11.     [Activity(Label = "Xamarin.Messaging", MainLauncher = true, Icon = "@drawable/icon")]  
  12.     public partial class MainActivity : Activity  
  13.     {  
  14.         protected override void OnCreate(Bundle bundle)  
  15.         {  
  16.             base.OnCreate(bundle);  
  17.   
  18.             // Set our view from the "main" layout resource  
  19.             SetContentView(Resource.Layout.RectangleMain);  
  20.   
  21.             RegisterSwitchViewtReciever();  
  22.   
  23.             MessagingRunnableTask task = new MessagingRunnableTask();  
  24.             task.ProcessMessageTask(5000, false);  
  25.         }  
  26.   
  27.         public void SetView(string viewName)  
  28.         {  
  29.             Intent intent = new Intent("SwitchView");  
  30.             intent.PutExtra("view", viewName);  
  31.             Application.Context.SendBroadcast(intent);  
  32.         }  
  33.         public void Home()  
  34.         {  
  35.             FindViewById<TextView>(Resource.Id.txtWelcome).Visibility = ViewStates.Visible;  
  36.             FindViewById<LinearLayout>(Resource.Id.layoutMessaging).Visibility = ViewStates.Gone;  
  37.         }  
  38.   
  39.         SwitchViewReciever switchViewReciever;  
  40.         void RegisterSwitchViewtReciever()  
  41.         {  
  42.             switchViewReciever = new SwitchViewReciever();  
  43.             switchViewReciever.ActionOnRecieve = SwitchView;  
  44.             IntentFilter filter = new IntentFilter("SwitchView");  
  45.             RegisterReceiver(switchViewReciever, filter);  
  46.         }  
  47.   
  48.         public void SwitchView(string view)  
  49.         {  
  50.   
  51.             FindViewById<TextView>(Resource.Id.txtWelcome).Visibility = view == "Home" ? ViewStates.Visible : ViewStates.Gone;  
  52.             FindViewById<LinearLayout>(Resource.Id.layoutMessaging).Visibility = view == "Survey" ? ViewStates.Visible : ViewStates.Gone;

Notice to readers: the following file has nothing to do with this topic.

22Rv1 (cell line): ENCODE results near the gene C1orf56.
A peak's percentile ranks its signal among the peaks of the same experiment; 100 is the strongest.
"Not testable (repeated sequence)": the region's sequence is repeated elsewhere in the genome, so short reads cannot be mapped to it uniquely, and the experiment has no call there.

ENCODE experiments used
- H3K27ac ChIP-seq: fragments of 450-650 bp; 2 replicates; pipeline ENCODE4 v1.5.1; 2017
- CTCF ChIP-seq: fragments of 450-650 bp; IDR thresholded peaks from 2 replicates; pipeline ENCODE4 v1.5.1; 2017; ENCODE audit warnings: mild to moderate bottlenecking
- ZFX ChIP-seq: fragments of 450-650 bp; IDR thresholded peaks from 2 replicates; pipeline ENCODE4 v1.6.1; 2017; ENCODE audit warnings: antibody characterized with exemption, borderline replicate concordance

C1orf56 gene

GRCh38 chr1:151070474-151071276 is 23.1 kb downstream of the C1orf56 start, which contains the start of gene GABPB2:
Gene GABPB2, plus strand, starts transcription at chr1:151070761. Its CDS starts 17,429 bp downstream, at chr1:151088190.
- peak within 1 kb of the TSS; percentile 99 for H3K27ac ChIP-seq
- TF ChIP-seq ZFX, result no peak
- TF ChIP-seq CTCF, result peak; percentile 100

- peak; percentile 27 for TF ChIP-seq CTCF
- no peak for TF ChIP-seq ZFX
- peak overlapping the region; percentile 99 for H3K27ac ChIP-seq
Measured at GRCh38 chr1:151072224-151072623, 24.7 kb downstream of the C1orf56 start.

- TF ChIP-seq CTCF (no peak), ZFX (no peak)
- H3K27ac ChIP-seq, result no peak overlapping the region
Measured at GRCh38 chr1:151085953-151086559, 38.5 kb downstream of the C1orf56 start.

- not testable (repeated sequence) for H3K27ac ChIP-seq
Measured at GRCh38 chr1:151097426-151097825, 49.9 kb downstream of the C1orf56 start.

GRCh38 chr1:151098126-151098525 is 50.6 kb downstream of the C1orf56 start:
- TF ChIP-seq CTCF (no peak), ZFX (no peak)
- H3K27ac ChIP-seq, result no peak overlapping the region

53.   
  54.             Action layoutAction;  
  55.             switch (view)  
  56.             {  
  57.                 case "Survey":  
  58.                     layoutAction = DisplayMessage;  
  59.                     break;  
  60.                 default:  
  61.                     layoutAction = Home;  
  62.                     break;  
  63.             }  
  64.             layoutAction.Invoke();  
  65.         }  
  66.   
  67.     }  
  68.   
  69.     public class SwitchViewReciever : BroadcastReceiver  
  70.     {  
  71.         public Action<String> ActionOnRecieve;  
  72.         public override void OnReceive(Context context, Intent intent)  
  73.         {  
  74.             ActionOnRecieve.Invoke(intent.GetStringExtra("view") ?? "Home");  
  75.         }  
  76.     }  
  77. }  
The code above is pretty much self-explanatory too. But the important thing to highlight there is the initialization and calling of the ProcessMessageTask() method. This method is responsible for displaying the survey page after 5 seconds. The RegisterSwitchViewtReciever registers the broadcast receiver so we can have access to the data from the broadcast. The SwitchViewReciever class is used to handle the data from a broadcast by implementing a BroadcastReciever. The broadcast will pass the data and tell the app whether to display the "Home" or "Survey" page.

The Output

Running the app will display like this in a real smart watch device.

On initial load

initial

Displays the question after 5 seconds,

output

After all questions have been shown it will then show a “Thank You” message and return to the home view.

Thanks for reading and I hope someone finds this article useful.